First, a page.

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It is a matter of argument, among the few modern-day Hebrideans who give a damn, whether Old Tom Morris actually laid out the golf course at Askernish, on the island of South Uist, as has been claimed. Old Tom was 70 years old in 1891, when the course he designed at Muirfield, near Edinburgh, opened. A journey west to the Outer Hebrides from Morris's home in St. Andrews, on the eastern coast of Scotland, involved rail, donkey cart and ocean steamer and required three days in fair weather, considerably more in foul. As it took only a few hours in those days to design a golf course—it was mostly a matter of the expert pointing at this hummock or that swale and directing someone to drive stakes into the sandy soil where the holes should go—it strains credulity that a gray-beard golf professional would tax himself so for a nine-hole course on such a remote island.
"But if he were a fisherman," a craggy old Scot offers, "Old Tom could have come to the Outer Isles for the salmon and brown trout and delegated the golf course to a lad."
Right. A lad.
Standing on the 1st tee at Askernish in May of last year, with soft green grass curling over the kilties of my golf shoes, I saw no evidence that Old Tom—or anybody, for that matter—had laid out a golf course, in 1891 or since. There were no fairways, no greens, no discernible hazards—just a flat meadow covered with dandelions and tiny daisies. Ahead were some high dunes; beyond, presumably, was the beach. Behind me, on a wire fence, hung a score of dead crows, their black beaks open and gleaming in the late-morning sun. Bits of dirty fleece dotted the turf.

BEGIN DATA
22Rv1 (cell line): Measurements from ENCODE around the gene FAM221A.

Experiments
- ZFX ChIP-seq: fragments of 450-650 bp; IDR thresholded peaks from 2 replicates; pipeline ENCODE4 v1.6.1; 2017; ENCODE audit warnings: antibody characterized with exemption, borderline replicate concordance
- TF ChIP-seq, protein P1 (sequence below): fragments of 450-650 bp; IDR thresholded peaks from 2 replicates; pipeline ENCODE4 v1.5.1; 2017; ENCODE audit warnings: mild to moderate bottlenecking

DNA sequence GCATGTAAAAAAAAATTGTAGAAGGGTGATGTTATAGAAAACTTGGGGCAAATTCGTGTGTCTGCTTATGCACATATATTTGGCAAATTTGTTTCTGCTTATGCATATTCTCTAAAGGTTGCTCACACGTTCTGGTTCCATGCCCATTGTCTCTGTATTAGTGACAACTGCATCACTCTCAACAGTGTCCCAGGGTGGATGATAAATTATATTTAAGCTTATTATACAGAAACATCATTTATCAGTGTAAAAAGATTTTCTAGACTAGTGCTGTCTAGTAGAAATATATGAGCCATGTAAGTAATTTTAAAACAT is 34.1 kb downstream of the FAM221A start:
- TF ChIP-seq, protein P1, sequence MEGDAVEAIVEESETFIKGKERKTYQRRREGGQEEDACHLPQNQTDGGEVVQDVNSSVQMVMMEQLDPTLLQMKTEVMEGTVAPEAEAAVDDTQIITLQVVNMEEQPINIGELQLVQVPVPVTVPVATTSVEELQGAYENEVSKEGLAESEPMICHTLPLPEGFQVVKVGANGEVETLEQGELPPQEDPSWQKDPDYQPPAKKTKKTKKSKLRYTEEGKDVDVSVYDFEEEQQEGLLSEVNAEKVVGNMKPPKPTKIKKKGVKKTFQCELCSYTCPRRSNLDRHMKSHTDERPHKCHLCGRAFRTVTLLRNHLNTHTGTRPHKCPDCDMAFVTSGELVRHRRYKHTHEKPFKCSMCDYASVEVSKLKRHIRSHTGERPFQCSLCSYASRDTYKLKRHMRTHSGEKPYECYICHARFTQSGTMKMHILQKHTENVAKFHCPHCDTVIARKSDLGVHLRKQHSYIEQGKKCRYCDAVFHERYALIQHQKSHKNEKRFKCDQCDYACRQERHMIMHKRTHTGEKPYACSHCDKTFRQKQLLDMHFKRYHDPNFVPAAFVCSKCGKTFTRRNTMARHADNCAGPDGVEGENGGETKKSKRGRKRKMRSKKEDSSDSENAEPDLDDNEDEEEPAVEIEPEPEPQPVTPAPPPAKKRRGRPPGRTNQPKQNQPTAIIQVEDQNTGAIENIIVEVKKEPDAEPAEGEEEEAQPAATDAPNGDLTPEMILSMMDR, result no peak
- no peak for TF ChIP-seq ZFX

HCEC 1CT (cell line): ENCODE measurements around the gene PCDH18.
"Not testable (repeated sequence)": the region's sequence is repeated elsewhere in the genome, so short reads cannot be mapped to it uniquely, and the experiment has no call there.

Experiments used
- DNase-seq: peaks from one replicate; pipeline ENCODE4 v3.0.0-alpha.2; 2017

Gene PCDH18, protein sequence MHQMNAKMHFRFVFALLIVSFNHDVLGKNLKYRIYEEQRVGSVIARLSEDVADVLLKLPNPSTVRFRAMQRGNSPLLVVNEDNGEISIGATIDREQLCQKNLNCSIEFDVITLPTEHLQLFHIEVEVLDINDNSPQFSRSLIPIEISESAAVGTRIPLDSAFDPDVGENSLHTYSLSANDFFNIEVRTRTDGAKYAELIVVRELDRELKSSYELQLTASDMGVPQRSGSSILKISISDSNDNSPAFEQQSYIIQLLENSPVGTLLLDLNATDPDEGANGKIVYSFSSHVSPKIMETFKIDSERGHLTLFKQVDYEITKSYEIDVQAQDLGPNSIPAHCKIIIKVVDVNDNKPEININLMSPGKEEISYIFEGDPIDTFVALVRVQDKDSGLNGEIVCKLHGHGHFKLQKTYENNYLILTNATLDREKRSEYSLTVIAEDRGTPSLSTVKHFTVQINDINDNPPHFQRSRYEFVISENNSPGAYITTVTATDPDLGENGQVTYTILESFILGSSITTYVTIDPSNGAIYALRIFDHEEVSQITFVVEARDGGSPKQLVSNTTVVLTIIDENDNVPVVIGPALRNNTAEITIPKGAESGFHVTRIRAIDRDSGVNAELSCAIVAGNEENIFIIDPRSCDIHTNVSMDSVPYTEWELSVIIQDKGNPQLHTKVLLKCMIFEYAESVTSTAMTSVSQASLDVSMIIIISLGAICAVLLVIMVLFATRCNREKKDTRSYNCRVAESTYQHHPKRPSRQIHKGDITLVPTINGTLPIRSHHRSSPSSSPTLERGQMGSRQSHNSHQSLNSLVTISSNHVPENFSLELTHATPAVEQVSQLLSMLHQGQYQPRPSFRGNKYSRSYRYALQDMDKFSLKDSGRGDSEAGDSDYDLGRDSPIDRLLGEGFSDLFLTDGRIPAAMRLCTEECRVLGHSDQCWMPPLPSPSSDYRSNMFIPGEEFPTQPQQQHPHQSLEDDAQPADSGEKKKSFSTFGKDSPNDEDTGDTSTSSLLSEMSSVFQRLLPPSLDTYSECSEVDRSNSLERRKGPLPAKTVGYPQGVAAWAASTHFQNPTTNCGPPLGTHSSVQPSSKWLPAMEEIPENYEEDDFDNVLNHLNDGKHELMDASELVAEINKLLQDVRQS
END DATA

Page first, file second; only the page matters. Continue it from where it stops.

"Where are you aiming?" my wife, Pat, asked. She was studying a pencil-drawn course map that had come with the clubs we had borrowed at the estate office.
I wasn't aiming. My plan was to belt a drive in the general direction of North America, find the ball and then pick an attractive target for my second.
"Someone's coming," she said.
There was the sound of an engine from the rutted gravel road behind us. A small pickup bounced through the gate, passed in front of us and parked near a sheep pen. Two young men jumped out and began unloading material—golf flags, tee markers, a mower. One of the men, a slight fellow with short black hair, waved cheerily in our direction. We waved cheerily back.
Mentally, I was making notes for a tournament yearbook: "The first hole at Askernish is a par 4 of indeterminate length and inscrutable shape, with trouble behind in the form of the North Atlantic and Newfoundland. The prudent shot off the tee is a hole in one, since any ball landing either in fairway or rough is inevitably lost. The green, while not severely undulating, is invisible. This accounts for last year's average stroke total for the hole of 24.2...."
My drive split the middle of the meadow and disappeared in daisies. Pat elected not to hit at all until she was sure we were on a golf course, so we set out together, Pat dragging a pull cart, me with my light nylon bag slung over my shoulder. The men waved again, and we waved back. The mower sputtered and roared to life, spewing smoke.